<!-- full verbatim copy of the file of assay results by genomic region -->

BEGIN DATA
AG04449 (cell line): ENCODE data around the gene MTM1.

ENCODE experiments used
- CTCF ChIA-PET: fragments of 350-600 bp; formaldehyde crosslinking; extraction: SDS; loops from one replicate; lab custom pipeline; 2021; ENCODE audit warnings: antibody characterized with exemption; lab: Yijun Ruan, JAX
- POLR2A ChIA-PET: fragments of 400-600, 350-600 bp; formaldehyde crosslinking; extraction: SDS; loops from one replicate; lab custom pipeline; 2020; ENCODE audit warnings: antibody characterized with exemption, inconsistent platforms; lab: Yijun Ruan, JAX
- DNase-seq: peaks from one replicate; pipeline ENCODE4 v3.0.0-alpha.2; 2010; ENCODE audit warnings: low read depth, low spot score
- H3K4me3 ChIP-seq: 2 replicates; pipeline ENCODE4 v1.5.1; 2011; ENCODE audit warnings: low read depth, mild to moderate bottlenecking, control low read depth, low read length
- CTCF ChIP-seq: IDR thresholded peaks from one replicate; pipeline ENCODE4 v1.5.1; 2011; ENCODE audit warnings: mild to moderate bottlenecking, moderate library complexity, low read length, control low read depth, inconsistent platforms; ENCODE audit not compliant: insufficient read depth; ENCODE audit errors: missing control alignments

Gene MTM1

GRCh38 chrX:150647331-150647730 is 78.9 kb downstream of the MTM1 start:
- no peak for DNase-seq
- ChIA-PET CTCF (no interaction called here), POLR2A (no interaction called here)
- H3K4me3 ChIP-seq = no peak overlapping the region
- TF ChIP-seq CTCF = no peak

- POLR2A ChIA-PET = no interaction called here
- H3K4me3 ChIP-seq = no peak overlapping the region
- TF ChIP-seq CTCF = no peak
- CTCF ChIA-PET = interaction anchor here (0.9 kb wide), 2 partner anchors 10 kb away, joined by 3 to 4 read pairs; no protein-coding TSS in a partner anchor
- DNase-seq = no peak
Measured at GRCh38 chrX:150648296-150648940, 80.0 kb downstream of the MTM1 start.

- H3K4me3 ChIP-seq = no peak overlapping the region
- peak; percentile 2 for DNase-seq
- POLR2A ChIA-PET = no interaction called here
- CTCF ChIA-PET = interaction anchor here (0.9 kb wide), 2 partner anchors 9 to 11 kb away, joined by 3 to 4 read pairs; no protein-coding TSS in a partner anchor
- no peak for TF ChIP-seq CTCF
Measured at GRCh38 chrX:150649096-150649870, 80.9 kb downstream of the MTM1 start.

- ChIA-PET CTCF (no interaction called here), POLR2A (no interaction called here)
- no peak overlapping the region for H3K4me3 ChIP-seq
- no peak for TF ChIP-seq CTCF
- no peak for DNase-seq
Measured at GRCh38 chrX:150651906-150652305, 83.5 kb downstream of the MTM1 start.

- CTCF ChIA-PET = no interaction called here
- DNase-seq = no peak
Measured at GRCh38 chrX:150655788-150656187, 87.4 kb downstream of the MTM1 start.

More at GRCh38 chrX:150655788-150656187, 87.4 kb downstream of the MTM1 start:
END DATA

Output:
AG04449 (cell line): ENCODE data around the gene MTM1.

ENCODE experiments used
- CTCF ChIA-PET: fragments of 350-600 bp; formaldehyde crosslinking; extraction: SDS; loops from one replicate; lab custom pipeline; 2021; ENCODE audit warnings: antibody characterized with exemption; lab: Yijun Ruan, JAX
- POLR2A ChIA-PET: fragments of 400-600, 350-600 bp; formaldehyde crosslinking; extraction: SDS; loops from one replicate; lab custom pipeline; 2020; ENCODE audit warnings: antibody characterized with exemption, inconsistent platforms; lab: Yijun Ruan, JAX
- DNase-seq: peaks from one replicate; pipeline ENCODE4 v3.0.0-alpha.2; 2010; ENCODE audit warnings: low read depth, low spot score
- H3K4me3 ChIP-seq: 2 replicates; pipeline ENCODE4 v1.5.1; 2011; ENCODE audit warnings: low read depth, mild to moderate bottlenecking, control low read depth, low read length
- CTCF ChIP-seq: IDR thresholded peaks from one replicate; pipeline ENCODE4 v1.5.1; 2011; ENCODE audit warnings: mild to moderate bottlenecking, moderate library complexity, low read length, control low read depth, inconsistent platforms; ENCODE audit not compliant: insufficient read depth; ENCODE audit errors: missing control alignments

Gene MTM1

GRCh38 chrX:150647331-150647730 is 78.9 kb downstream of the MTM1 start:
- no peak for DNase-seq
- ChIA-PET CTCF (no interaction called here), POLR2A (no interaction called here)
- H3K4me3 ChIP-seq = no peak overlapping the region
- TF ChIP-seq CTCF = no peak

- POLR2A ChIA-PET = no interaction called here
- H3K4me3 ChIP-seq = no peak overlapping the region
- TF ChIP-seq CTCF = no peak
- CTCF ChIA-PET = interaction anchor here (0.9 kb wide), 2 partner anchors 10 kb away, joined by 3 to 4 read pairs; no protein-coding TSS in a partner anchor
- DNase-seq = no peak
Measured at GRCh38 chrX:150648296-150648940, 80.0 kb downstream of the MTM1 start.

- H3K4me3 ChIP-seq = no peak overlapping the region
- peak; percentile 2 for DNase-seq
- POLR2A ChIA-PET = no interaction called here
- CTCF ChIA-PET = interaction anchor here (0.9 kb wide), 2 partner anchors 9 to 11 kb away, joined by 3 to 4 read pairs; no protein-coding TSS in a partner anchor
- no peak for TF ChIP-seq CTCF
Measured at GRCh38 chrX:150649096-150649870, 80.9 kb downstream of the MTM1 start.

- ChIA-PET CTCF (no interaction called here), POLR2A (no interaction called here)
- no peak overlapping the region for H3K4me3 ChIP-seq
- no peak for TF ChIP-seq CTCF
- no peak for DNase-seq
Measured at GRCh38 chrX:150651906-150652305, 83.5 kb downstream of the MTM1 start.

- CTCF ChIA-PET = no interaction called here
- DNase-seq = no peak
Measured at GRCh38 chrX:150655788-150656187, 87.4 kb downstream of the MTM1 start.

More at GRCh38 chrX:150655788-150656187, 87.4 kb downstream of the MTM1 start: